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Permaculture buildings

August 30, 2010

Thai and Chinese farmers might be considered permaculturists (sustainable living, capable of surviving on their own, using the resources of the land). They do it of necessity, because most of them would be so happy to change their hard life for a city life, living in a nice sturdy apartment. In the 1950’s, many Swedish farmers were so happy to leave the hard life and to the embrace the brave new world in the cities. Their grandchildren however, are very well educated, and with a romantic heart they embrace their grandparent’s old house and dream about moving back to the countryside, abandoning stress, noise and pollution. Some of these grandchildren are permaculturists. I believe there is a great difference between a poor uneducated farmer who is trapped in a life style he hates, and a very well educated person who would use the accumulated knowledge of mankind to experiment with an alternative living he has selected. Although the permaculturists humbly say they are nothing compared to the Southeast Asian farmers, they do represent a new type of civilisation, because they have such a holistic view, while an uneducated and poor farmer has very limited views, and most of his knowledge is derived from ancestors, mixing superstition and true knowledge without a thought.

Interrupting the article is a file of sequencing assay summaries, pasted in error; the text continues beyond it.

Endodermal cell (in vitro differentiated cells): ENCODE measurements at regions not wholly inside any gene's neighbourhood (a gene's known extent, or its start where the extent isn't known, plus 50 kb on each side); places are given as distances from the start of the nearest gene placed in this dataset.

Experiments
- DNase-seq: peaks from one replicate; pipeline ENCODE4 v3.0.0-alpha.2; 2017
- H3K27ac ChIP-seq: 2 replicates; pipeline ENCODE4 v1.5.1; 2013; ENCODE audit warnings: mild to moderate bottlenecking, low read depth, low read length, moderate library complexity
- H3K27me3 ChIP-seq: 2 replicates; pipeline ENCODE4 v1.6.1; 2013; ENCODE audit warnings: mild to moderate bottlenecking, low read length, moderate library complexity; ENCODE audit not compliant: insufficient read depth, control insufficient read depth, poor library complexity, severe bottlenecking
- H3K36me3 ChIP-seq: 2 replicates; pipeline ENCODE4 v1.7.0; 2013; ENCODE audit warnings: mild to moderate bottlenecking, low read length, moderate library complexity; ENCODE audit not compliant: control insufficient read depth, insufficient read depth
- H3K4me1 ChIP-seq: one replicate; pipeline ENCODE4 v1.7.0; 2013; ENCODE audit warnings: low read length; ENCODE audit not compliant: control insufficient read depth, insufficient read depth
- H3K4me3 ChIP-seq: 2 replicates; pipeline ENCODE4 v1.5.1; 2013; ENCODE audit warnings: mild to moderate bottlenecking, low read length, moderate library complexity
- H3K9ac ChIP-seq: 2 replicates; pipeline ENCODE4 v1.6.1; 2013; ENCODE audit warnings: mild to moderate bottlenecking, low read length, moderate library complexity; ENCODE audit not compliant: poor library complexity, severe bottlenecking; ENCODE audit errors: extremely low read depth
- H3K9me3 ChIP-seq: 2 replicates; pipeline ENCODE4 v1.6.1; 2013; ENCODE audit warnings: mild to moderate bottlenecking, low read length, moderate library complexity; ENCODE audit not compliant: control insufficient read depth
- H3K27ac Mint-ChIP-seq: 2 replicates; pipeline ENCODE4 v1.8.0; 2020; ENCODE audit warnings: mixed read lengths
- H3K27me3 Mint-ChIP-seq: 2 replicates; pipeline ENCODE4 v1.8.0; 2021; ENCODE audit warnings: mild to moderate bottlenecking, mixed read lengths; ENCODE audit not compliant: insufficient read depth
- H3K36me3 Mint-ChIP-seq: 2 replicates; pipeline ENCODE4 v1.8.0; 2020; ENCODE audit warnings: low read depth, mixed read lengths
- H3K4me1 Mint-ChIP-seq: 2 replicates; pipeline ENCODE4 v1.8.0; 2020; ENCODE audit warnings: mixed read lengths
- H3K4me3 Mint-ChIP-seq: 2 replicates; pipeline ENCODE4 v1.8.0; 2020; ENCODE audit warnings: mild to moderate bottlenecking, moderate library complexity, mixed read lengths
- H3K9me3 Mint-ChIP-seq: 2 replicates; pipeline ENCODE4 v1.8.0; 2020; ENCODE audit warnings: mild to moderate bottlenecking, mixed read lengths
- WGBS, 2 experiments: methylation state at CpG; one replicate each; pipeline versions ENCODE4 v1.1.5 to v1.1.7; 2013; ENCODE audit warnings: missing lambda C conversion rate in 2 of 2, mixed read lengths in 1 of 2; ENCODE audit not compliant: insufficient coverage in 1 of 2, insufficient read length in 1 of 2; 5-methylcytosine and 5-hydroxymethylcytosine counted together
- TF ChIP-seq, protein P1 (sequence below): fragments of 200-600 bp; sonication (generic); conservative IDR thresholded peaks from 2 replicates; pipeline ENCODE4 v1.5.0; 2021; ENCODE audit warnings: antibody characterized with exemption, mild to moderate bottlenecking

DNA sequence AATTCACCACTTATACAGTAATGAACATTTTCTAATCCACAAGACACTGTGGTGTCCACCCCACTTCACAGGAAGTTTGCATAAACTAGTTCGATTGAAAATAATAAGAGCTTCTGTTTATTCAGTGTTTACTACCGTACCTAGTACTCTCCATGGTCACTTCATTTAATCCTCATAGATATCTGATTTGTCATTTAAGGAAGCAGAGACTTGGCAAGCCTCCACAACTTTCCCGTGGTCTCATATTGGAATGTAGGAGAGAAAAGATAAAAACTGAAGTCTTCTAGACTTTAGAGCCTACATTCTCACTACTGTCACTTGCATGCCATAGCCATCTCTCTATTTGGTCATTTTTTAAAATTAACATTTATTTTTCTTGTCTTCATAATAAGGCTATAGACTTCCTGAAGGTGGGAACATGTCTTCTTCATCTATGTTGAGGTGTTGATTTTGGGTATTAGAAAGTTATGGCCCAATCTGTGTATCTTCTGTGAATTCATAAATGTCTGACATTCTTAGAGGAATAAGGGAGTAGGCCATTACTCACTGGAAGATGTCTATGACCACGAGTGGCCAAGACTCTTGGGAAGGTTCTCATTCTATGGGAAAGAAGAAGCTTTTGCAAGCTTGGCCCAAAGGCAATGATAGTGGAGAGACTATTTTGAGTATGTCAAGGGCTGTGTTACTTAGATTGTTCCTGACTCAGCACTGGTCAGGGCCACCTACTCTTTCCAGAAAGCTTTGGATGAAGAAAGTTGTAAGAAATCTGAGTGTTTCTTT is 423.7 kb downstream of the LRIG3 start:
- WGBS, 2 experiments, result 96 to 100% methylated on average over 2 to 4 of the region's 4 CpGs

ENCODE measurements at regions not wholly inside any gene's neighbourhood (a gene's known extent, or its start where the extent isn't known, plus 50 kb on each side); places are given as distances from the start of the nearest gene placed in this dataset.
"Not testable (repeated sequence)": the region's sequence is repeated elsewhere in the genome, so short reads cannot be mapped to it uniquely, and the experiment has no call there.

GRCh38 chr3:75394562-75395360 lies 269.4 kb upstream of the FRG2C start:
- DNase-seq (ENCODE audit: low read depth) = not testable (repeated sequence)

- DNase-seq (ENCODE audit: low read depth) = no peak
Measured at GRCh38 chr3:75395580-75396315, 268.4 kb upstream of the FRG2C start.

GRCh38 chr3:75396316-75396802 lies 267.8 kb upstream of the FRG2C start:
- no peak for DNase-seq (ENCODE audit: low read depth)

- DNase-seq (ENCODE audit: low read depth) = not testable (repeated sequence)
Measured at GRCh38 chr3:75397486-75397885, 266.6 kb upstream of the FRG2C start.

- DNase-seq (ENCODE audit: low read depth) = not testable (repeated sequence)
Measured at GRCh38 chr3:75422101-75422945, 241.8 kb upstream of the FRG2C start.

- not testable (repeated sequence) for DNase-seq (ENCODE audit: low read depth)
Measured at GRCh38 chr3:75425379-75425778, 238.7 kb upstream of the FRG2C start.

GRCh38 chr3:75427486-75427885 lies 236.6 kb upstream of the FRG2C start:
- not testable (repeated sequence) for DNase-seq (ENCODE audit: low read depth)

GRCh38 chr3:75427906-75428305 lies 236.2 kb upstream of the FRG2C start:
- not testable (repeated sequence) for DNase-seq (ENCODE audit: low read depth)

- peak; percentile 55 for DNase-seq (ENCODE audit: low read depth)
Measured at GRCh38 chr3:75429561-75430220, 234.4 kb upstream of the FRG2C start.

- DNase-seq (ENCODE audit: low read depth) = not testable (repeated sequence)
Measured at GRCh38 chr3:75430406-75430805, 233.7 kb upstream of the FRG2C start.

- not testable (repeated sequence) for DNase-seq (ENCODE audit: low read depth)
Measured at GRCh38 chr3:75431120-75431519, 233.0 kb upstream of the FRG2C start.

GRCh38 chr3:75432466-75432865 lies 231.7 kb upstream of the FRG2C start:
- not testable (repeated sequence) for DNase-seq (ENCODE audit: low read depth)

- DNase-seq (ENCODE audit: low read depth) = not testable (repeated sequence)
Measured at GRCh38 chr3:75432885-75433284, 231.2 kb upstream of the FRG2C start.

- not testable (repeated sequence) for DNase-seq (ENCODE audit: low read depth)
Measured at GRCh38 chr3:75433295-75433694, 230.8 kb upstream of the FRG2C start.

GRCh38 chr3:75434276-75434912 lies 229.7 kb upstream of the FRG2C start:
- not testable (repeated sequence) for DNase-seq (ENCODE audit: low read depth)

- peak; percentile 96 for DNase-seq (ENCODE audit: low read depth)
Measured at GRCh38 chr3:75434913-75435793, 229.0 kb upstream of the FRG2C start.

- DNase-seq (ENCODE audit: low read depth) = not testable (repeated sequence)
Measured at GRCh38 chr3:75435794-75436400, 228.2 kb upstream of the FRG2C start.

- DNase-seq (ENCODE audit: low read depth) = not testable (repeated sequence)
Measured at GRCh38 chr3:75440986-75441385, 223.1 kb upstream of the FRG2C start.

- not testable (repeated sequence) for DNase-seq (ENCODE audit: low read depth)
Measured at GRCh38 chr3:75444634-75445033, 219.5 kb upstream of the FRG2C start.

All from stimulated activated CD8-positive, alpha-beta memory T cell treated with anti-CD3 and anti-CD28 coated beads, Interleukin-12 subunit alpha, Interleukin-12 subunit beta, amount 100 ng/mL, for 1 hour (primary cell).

As to construction of houses, the Hunanese countryside is still full of houses which are either made by blocks of clay with earthen floors, or made by frames of bamboo covered with clay. Such houses may last for centuries, and they are very beautiful and cool in the heat. However, here in the frost-free tropics, such houses may disappear quickly due to termites, which is why they are rarely seen here. China is developing very quickly, and I can not but help feeling fear that these beautiful fairy-tale houses will soon disappear due to ignorance, as the farmers embrace modern materials such as concrete. Indeed such houses are stronger and cleaner, but I hope some old houses will remain because they are so beautiful and ingenious. I hope that when the grandchildren of the present generation look back at pictures of their grandparents clay houses, they will at least use their design when erecting modern buildings.

Eric Danell

In the foreground a new Chinese brick building, and in the background a typical old clay house. Note the grey paint of the clay house, trying to resemble concrete, the material of the rich. Hunan, China, August 2010.

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